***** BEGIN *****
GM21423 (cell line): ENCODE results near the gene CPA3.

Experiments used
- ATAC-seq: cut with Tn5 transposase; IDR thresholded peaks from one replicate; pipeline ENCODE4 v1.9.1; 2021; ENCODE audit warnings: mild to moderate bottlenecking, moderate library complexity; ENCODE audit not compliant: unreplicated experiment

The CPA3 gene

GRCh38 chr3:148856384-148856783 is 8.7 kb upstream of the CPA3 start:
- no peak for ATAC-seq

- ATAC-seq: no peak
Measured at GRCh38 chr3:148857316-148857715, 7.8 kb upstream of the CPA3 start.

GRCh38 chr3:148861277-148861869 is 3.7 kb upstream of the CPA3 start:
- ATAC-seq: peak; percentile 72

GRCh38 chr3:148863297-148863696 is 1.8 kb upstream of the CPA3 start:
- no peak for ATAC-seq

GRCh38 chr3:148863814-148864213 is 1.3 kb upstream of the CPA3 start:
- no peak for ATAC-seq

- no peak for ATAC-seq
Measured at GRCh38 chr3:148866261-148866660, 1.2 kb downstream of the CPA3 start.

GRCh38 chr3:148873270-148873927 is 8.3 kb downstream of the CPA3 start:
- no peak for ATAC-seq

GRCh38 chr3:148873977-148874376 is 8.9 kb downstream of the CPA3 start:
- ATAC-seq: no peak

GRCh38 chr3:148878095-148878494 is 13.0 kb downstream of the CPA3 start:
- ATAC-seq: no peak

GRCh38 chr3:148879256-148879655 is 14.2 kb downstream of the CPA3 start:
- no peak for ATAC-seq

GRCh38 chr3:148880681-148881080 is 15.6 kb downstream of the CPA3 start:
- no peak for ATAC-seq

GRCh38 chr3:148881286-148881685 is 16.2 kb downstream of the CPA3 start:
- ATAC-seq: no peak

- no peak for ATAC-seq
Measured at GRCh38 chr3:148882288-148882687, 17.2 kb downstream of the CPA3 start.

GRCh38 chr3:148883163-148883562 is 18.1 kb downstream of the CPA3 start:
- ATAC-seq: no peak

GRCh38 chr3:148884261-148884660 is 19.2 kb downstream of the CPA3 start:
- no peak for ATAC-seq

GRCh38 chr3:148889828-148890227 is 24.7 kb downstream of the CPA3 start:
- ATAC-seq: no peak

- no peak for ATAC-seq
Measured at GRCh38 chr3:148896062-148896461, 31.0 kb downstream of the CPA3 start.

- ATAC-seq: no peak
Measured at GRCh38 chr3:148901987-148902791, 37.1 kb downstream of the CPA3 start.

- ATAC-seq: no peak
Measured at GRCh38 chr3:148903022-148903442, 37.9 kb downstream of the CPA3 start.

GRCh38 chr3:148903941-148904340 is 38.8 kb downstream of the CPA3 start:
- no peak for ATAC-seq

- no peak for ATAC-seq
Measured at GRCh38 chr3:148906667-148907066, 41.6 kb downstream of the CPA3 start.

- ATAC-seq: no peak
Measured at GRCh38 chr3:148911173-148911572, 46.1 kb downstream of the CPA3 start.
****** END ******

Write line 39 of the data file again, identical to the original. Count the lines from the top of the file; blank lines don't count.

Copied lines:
- ATAC-seq: no peak